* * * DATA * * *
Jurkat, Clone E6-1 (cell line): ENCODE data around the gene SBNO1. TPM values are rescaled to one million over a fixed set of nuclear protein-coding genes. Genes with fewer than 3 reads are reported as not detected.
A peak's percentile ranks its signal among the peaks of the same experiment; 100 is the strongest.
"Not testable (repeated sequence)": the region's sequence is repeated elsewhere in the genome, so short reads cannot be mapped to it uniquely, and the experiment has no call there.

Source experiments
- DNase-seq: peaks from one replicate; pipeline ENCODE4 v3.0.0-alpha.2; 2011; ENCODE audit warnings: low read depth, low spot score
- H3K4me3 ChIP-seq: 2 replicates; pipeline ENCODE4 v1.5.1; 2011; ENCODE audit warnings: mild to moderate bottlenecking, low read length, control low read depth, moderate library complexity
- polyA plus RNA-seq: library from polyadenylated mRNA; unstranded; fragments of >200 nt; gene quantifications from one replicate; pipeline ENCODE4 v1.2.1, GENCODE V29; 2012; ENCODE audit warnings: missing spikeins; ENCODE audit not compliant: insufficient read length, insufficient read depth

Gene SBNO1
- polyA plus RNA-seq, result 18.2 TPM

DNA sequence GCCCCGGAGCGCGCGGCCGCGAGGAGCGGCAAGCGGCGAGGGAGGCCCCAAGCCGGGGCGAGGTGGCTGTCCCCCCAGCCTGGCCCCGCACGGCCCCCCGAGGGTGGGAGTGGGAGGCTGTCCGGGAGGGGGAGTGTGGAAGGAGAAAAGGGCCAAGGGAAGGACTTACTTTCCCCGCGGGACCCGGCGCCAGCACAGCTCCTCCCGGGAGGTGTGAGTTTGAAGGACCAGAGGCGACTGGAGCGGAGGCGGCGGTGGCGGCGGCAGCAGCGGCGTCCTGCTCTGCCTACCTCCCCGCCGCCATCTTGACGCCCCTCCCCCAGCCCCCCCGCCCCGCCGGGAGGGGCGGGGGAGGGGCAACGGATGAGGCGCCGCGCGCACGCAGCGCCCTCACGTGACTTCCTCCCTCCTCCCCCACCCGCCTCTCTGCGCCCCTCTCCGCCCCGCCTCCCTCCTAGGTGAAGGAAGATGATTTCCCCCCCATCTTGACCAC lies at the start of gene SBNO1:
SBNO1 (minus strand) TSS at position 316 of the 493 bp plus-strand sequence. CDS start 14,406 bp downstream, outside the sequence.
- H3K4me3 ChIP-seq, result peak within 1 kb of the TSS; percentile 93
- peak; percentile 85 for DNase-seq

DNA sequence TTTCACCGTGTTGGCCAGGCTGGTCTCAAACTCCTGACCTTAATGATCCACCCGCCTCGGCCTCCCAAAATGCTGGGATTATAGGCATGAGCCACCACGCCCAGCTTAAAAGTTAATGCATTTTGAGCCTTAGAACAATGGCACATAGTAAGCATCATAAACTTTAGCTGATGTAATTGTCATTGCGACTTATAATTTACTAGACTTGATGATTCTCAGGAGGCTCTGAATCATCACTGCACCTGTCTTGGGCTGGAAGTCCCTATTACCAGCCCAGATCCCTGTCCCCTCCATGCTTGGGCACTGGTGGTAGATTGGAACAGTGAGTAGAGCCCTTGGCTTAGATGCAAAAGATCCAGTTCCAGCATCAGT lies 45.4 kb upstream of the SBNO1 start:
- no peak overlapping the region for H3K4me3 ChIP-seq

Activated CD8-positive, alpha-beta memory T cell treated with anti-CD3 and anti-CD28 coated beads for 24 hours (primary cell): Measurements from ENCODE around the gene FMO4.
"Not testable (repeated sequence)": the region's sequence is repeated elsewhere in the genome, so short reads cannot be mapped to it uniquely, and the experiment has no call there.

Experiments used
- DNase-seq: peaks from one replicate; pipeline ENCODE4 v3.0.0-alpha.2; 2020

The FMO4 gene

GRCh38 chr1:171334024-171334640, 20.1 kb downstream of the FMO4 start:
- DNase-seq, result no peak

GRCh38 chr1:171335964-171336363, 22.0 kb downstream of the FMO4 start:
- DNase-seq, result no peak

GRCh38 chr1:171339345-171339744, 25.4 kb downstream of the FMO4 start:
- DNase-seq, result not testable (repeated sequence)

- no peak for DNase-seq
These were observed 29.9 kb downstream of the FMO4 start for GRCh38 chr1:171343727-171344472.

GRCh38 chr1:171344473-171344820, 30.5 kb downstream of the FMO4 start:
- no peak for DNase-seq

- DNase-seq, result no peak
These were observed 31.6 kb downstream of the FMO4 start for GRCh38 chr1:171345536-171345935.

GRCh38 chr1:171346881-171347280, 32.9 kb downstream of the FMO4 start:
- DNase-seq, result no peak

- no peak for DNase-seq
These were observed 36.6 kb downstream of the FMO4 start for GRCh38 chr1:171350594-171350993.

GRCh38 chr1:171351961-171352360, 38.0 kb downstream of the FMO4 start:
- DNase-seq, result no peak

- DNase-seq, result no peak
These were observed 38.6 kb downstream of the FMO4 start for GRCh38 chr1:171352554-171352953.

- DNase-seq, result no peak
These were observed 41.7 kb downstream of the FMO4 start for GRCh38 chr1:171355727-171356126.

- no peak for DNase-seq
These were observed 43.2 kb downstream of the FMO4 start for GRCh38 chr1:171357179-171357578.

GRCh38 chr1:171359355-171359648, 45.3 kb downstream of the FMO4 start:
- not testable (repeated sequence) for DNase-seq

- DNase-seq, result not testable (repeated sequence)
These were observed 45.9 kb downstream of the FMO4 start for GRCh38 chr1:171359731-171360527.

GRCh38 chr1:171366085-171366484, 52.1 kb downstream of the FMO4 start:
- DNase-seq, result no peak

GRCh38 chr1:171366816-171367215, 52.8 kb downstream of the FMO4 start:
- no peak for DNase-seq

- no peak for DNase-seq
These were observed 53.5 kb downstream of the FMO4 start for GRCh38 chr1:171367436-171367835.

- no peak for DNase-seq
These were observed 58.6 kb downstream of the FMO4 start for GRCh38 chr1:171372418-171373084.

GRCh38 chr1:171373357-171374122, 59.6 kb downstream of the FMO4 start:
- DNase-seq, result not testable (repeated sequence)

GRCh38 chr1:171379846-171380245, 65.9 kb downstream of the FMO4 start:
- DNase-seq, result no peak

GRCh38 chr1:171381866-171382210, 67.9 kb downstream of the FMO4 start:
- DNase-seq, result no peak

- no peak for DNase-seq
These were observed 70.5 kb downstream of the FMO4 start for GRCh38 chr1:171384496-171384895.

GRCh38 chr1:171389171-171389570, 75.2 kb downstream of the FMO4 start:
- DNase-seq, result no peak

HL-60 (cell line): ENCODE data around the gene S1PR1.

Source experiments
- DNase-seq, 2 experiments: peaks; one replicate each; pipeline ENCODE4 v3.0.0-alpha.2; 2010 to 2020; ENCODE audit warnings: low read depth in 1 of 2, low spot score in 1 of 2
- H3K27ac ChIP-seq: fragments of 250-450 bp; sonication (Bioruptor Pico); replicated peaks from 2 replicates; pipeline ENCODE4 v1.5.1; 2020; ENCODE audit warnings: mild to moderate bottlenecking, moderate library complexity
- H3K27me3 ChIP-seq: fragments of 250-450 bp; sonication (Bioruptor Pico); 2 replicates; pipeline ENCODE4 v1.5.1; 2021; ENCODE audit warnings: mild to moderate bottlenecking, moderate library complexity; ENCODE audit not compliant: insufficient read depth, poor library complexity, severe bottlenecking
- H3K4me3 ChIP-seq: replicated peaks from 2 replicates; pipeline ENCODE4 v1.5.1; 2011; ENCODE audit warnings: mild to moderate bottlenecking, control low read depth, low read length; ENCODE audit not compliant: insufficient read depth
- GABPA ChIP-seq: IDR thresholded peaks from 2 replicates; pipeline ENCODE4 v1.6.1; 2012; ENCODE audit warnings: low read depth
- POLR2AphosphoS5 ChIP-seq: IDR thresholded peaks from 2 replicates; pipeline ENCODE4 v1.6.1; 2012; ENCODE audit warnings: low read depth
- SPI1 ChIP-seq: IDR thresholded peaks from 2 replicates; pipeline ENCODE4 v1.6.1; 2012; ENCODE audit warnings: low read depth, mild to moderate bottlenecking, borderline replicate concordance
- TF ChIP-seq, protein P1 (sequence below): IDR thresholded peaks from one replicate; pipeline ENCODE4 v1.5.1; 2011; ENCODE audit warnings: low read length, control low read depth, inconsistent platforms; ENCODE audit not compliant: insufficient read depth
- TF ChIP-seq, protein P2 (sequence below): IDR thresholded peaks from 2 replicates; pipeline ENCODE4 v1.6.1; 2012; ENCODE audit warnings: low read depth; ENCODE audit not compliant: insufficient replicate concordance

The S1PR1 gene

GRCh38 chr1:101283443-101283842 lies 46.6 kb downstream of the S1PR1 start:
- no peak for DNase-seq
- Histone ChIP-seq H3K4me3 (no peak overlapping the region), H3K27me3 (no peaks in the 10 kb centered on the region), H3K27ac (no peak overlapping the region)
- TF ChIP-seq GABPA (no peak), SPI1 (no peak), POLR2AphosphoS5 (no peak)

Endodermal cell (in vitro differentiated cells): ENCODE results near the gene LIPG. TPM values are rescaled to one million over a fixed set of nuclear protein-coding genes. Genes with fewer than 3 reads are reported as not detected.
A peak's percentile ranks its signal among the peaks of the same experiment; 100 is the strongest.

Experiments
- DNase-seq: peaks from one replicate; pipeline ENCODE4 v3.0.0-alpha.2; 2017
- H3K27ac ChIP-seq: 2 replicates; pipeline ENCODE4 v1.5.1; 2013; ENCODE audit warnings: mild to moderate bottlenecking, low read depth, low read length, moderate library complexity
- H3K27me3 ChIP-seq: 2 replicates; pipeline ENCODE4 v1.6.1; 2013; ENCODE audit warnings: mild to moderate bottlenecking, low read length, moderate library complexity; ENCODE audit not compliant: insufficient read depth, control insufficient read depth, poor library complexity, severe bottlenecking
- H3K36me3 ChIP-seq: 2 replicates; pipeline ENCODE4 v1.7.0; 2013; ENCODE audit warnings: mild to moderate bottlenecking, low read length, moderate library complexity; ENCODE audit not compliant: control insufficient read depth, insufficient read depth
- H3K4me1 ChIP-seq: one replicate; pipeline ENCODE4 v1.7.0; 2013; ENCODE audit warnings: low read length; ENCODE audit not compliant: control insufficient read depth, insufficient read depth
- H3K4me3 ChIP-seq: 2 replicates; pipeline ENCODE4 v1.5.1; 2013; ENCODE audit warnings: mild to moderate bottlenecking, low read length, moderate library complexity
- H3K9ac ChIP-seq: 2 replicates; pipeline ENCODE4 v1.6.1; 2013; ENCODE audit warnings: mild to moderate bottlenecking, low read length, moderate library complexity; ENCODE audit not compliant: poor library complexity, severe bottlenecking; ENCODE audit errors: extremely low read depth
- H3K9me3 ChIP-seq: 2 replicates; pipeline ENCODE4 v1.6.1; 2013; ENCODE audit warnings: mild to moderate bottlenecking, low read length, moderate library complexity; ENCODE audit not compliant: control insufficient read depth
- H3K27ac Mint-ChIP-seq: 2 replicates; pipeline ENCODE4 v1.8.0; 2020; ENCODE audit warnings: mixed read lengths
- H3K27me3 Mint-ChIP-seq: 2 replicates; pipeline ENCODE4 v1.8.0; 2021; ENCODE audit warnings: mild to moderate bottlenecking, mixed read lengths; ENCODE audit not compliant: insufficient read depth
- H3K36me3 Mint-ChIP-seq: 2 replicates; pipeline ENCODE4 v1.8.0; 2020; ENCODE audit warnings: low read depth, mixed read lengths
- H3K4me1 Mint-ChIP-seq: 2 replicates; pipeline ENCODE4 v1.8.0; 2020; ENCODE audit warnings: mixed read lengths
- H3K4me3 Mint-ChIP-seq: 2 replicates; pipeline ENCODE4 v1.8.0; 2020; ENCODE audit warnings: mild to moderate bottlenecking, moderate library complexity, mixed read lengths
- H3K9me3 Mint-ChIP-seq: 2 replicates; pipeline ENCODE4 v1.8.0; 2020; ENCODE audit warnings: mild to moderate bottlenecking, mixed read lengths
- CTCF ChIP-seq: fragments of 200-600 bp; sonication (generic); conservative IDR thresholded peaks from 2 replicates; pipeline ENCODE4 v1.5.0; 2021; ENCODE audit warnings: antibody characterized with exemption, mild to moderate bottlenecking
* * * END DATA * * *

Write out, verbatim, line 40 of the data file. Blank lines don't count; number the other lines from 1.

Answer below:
These were observed 38.6 kb downstream of the FMO4 start for GRCh38 chr1:171352554-171352953.